In 1961, on a tour of England, he was part of an opening partnership with Sheridan Raynor of 253 runs against an English Counties XI.

Today, he is in charge of the The Safe Hands Award for best fielder.

His last Cup Match was in 1977, but he continued to play cricket for a few more years.

He served on the Bermuda Cricket Board for many years. Today, he is an honorary member of Flatts, and a member of the St George's Cricket Club.

“I go frequently just to watch the guys train,” he said. “I don't get involved unless they ask me to, I just watch them.”

In all the years he played for Cup Match he only missed one year, 1967.

His other passion was football, and that year Bermuda was participating in the Pan American Games in Winnipeg, Canada.

“I went with the football team,” he said. “Mexico beat us in the finals.”

Over the years he played for Wellington Rovers, St George's Colts and the Young Men's Social Club.

When he wasn't playing sports he worked in hospitality. Between 1958 and 1987, he worked for the Bermudiana Hotel, starting out as a nightclub waiter, and finishing as the assistant manager.

“I loved it,” he said. “If I was to go to work again I would like to work in hospitality. I love people. Tourists come here, they are all uptight. You speak to them and they look at you like you are trying to take something from them. Then when they leave they are speaking to you first and they are smiling and they are relaxed.”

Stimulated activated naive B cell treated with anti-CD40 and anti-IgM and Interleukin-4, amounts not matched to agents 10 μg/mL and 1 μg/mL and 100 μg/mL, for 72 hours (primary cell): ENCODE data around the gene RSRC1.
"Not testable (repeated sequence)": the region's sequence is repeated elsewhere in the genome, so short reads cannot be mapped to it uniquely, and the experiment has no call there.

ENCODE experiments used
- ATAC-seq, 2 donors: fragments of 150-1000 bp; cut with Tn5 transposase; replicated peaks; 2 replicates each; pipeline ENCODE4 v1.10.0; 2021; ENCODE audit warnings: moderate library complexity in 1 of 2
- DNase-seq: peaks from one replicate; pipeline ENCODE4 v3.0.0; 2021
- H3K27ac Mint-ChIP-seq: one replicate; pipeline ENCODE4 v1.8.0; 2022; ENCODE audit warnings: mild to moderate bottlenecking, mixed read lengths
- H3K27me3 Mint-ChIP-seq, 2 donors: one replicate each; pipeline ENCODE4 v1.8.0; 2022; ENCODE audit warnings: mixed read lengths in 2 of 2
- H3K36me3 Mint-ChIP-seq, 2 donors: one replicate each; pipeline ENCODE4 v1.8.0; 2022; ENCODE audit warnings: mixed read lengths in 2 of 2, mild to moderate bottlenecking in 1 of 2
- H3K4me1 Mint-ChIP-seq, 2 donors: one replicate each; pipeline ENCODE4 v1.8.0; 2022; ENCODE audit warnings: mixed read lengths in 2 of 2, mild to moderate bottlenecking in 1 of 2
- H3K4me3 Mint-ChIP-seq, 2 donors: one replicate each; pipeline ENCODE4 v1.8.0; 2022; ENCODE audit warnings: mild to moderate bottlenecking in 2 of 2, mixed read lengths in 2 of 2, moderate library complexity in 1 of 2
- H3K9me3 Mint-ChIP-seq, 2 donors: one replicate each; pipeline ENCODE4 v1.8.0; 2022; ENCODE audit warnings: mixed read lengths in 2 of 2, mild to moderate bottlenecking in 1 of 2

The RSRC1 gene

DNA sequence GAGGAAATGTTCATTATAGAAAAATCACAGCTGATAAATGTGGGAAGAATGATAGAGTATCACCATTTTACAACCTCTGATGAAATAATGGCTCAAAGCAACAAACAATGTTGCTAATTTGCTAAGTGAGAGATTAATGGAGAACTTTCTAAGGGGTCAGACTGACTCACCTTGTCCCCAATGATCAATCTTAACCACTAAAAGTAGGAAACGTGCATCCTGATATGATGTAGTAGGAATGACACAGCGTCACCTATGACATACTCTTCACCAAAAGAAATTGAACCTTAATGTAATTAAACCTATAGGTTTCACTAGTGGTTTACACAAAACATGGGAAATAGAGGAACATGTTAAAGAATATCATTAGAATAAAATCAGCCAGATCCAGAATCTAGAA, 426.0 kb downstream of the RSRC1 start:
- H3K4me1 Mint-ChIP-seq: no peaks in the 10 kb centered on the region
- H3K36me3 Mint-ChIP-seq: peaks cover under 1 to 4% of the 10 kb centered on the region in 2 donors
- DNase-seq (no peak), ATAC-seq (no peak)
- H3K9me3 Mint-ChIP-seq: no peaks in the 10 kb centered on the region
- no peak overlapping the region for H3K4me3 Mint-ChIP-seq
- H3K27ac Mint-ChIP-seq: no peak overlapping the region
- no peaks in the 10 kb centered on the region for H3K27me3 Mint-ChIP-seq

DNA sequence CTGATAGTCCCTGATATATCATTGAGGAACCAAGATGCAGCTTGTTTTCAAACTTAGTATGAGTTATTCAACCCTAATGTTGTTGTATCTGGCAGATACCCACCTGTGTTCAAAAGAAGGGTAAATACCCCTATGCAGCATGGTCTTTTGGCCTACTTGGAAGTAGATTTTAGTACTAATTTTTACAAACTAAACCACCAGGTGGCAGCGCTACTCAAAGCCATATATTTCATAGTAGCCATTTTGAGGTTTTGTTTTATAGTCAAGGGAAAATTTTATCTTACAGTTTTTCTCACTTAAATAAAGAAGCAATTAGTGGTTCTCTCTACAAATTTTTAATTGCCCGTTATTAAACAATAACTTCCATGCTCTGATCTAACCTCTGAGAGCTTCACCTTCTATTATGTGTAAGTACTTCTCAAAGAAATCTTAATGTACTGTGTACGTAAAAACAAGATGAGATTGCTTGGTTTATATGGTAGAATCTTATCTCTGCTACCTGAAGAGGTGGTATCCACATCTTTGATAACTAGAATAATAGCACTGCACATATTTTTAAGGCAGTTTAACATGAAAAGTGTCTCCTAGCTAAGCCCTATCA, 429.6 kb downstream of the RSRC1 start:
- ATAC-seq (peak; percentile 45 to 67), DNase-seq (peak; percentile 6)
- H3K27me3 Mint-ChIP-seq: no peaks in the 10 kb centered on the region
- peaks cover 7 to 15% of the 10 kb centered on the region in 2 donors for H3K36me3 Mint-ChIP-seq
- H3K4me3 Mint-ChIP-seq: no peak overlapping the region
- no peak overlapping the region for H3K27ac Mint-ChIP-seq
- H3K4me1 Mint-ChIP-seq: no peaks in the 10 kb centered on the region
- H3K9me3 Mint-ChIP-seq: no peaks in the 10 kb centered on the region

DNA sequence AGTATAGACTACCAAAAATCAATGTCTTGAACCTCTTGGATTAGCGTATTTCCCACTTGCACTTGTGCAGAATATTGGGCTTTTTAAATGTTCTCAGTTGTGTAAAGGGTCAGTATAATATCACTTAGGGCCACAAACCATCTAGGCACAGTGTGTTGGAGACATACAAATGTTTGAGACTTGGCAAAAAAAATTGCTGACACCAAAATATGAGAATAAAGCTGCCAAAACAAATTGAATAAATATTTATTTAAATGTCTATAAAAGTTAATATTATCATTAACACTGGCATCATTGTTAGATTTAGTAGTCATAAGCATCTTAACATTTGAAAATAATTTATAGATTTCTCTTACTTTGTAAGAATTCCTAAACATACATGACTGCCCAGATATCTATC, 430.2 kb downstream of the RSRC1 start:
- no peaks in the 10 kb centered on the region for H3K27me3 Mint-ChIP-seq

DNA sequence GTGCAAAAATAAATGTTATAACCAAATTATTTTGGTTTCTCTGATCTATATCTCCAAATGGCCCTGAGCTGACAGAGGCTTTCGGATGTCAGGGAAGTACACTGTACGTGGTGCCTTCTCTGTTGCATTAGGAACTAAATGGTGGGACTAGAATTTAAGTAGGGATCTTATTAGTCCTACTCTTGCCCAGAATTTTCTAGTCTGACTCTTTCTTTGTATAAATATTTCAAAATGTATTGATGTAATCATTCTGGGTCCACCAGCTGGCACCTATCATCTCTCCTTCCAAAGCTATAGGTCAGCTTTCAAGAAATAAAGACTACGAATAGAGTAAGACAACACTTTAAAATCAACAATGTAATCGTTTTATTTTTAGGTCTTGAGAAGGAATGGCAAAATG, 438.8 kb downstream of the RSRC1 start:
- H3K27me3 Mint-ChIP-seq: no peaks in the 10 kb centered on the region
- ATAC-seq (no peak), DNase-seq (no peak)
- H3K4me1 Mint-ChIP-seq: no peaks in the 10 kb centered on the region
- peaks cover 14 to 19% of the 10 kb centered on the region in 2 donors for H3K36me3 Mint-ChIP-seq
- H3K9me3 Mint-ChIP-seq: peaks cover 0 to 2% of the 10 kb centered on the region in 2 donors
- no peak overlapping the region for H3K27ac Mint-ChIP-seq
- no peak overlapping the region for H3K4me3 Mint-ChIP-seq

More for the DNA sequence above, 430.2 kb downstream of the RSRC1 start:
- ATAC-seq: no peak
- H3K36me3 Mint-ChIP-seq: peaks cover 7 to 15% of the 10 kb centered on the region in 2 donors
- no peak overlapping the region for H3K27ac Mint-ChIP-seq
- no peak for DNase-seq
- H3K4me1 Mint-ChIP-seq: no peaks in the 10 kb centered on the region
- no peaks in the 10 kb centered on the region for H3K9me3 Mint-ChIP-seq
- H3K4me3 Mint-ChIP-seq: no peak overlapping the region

He and his wife, Natalie, celebrated their 60th anniversary on July 2. They first met at a Devonshire Christ Church youth group called St Mathias.

“The secret to a long marriage: learn how to keep your mouth shut,” he laughed. “It takes two to argue.”

The couple have three children Dennis Jr, Deborah and Paula, and one grandson, DeAndre, 19.

Mr Wainwright is particularly proud that his son also played football and cricket, and his grandson aspires to become a professional footballer.

He was appointed a Member of the British Empire in the 2005 Queen's birthday honours for his services to sport and community in Bermuda.

Lifestyle profiles the island's senior citizens every Tuesday. Contact Jessie Moniz Hardy on 278-0150 or jmhardy@royalgazette.com with their full name, contact details and the reason you are suggesting them

Dennis Wainwright working out in his personal gym (Photograph by Jessie Moniz Hardy)
Dennis Wainwright working out in his personal gym (Photograph by Jessie Moniz Hardy)
Dennis Wainwright playing football with the Wellington Rovers, years ago (Photograph supplied)
Dennis Wainwright behind the wicket (Photograph supplied)
Cricketing brothers Gilbert, left, and Dennis Wainwright (Photograph supplied)

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Published August 13, 2019 at 9:00 am (Updated August 12, 2019 at 10:07 pm)

Keeping in shape after a sporting life